So, I’m making dinner, and my six year-old, Hannah, is in the kitchen with me, as I have granted her the rare “yes” to her 73rd request to play on my computer.
This is a child who says sweet, adorable 1st grade things such as “Mommy, will you play fairy with me?” and performs ballads in the living room that go: “My best friend is Katie, oh Katie, won’t you come over to play dolls and babies with me?” She takes the care and feeding of her stuffed animals very seriously, and carts two stuffed puppies back and forth to school every day in her backback. She’s still little.
So I helped her choose a game on an appropriately educational kids’ website, and she happily bounced along to the strains of cute little girl computer game music while playing a game that involved teddy bears skipping from stone to stone down a garden path. As I cooked spaghetti and seasoned the sauce for our dinner, my little blonde clicked and arrowed and moused nearby. She uttered occasional exclamations of virtual stuffed pet gaming delight, like “Yay!” and “Oh! I earned two lollipops!”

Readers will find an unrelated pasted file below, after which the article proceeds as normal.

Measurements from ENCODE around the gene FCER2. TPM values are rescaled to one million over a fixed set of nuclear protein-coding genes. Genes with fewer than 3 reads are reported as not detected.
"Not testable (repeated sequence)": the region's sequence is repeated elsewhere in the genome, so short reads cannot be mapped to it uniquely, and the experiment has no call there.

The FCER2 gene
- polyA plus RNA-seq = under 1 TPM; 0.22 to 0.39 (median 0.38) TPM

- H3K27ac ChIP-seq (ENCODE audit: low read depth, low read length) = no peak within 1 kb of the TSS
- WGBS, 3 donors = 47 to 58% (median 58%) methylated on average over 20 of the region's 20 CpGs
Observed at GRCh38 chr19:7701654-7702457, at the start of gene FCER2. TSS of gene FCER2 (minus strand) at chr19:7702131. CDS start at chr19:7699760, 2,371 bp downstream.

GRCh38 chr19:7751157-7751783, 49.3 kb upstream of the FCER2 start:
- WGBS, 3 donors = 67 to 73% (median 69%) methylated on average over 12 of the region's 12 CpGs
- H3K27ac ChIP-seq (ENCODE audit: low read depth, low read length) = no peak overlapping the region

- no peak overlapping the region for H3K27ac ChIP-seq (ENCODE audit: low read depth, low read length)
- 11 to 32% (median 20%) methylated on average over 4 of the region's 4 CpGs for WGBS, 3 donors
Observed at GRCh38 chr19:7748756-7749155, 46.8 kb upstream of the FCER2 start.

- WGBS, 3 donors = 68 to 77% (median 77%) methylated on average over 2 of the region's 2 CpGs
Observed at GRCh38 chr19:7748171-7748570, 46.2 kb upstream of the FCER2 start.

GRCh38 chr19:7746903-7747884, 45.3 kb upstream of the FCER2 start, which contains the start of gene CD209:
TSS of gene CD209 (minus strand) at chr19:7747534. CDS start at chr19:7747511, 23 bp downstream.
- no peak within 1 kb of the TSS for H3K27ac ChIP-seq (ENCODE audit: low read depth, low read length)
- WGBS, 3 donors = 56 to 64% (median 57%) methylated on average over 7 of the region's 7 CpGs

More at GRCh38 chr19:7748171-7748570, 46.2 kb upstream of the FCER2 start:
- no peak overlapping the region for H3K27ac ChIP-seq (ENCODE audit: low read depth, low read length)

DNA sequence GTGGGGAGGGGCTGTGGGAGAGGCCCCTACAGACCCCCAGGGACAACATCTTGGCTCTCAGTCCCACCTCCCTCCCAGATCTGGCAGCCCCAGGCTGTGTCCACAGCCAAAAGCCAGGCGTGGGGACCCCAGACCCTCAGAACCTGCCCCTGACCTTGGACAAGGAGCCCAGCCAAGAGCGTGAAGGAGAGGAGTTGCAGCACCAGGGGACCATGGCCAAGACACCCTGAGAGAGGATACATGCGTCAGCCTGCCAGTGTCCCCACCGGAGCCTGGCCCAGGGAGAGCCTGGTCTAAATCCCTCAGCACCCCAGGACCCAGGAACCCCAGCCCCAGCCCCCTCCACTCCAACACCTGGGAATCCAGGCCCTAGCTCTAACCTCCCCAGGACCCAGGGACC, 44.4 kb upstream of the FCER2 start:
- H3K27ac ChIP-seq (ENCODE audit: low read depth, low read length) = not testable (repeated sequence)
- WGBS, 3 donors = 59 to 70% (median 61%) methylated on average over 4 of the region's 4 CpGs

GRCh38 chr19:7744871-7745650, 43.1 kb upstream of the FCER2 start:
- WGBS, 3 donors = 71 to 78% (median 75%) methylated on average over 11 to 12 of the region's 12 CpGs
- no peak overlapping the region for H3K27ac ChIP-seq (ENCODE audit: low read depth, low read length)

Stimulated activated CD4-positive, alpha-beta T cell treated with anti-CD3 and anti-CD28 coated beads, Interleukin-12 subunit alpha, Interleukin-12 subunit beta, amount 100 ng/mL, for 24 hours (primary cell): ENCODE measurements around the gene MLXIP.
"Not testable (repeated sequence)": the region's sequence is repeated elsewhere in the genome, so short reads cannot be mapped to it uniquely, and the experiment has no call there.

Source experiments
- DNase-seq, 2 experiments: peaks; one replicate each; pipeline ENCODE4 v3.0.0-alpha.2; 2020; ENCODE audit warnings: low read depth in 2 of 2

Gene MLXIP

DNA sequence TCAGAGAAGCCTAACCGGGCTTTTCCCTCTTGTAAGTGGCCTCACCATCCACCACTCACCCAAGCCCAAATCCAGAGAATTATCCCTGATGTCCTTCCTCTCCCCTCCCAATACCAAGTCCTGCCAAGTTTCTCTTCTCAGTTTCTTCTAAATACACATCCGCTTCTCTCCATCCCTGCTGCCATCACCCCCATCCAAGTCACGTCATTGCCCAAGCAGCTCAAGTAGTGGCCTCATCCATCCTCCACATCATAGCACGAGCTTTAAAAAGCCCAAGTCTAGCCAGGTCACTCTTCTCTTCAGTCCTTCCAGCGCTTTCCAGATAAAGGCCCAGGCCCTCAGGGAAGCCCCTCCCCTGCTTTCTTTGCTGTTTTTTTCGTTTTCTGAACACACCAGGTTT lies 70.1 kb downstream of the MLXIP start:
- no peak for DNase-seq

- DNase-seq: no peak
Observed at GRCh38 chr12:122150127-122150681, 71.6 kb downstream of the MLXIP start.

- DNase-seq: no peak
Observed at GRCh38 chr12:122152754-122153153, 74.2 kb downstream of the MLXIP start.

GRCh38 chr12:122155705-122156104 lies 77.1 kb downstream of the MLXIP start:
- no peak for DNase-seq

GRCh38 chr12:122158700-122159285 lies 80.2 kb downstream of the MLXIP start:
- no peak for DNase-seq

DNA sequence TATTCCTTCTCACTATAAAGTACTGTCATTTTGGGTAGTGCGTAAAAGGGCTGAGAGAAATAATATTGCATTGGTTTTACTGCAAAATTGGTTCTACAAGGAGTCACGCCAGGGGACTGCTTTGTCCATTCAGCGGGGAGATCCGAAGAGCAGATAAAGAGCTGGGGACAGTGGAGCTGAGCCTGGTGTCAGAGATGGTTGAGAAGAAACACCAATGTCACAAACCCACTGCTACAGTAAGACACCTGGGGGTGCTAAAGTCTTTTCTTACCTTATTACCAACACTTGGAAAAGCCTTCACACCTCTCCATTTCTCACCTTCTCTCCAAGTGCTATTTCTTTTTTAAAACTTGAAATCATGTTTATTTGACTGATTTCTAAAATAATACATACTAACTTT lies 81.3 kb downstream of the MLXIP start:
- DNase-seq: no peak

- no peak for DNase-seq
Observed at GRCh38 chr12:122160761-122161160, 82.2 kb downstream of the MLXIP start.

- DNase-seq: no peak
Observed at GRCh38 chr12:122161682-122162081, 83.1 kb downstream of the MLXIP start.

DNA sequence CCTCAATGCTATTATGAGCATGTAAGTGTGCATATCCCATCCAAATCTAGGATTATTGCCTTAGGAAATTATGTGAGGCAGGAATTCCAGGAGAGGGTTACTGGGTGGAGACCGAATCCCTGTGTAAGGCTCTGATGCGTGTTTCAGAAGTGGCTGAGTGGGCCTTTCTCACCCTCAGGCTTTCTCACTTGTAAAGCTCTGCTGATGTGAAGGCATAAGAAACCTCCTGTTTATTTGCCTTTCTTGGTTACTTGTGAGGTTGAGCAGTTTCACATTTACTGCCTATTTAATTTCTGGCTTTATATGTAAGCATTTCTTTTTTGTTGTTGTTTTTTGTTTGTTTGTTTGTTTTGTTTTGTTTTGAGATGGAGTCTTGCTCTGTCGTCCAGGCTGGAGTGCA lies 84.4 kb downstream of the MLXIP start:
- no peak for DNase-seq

I enjoyed her contentedness and company. I marveled at her still almost, but not quite, babyish self, and wistfully thought about how fast the years are whizzing by. But she’s still interested in path-skipping pink teddy bears instead of Cute Boy chat rooms, and I’ll appreciate that for as long as it lasts.
Her computer bear missed a hop and instead of landing on a garden stone, splashed into a pond. So she “lost” a bear. Her patter — which was constant — took a sudden turn from the lyrical “Teddy, Teddy, skipping down the path,” to a single, loud, self-disgusted exclamation of: “Oh! Boobs.”
I reacted as any responsible parent would. I convulsed into fits of uncontrollable laughter. I made it worse by attempting to deal with her inappropriate word choice before I had actually caught my breath.
“WHERE did you hear that?! (stifle, snort) It’s NOT okay for you to say that!” (giggle, look for the phone so I can call my brother immediately so he can laugh too, continue losing control while trying to say her name in a proper parental, disciplinary manner.)
Sometimes I don’t handle things well. Sometimes I don’t even try.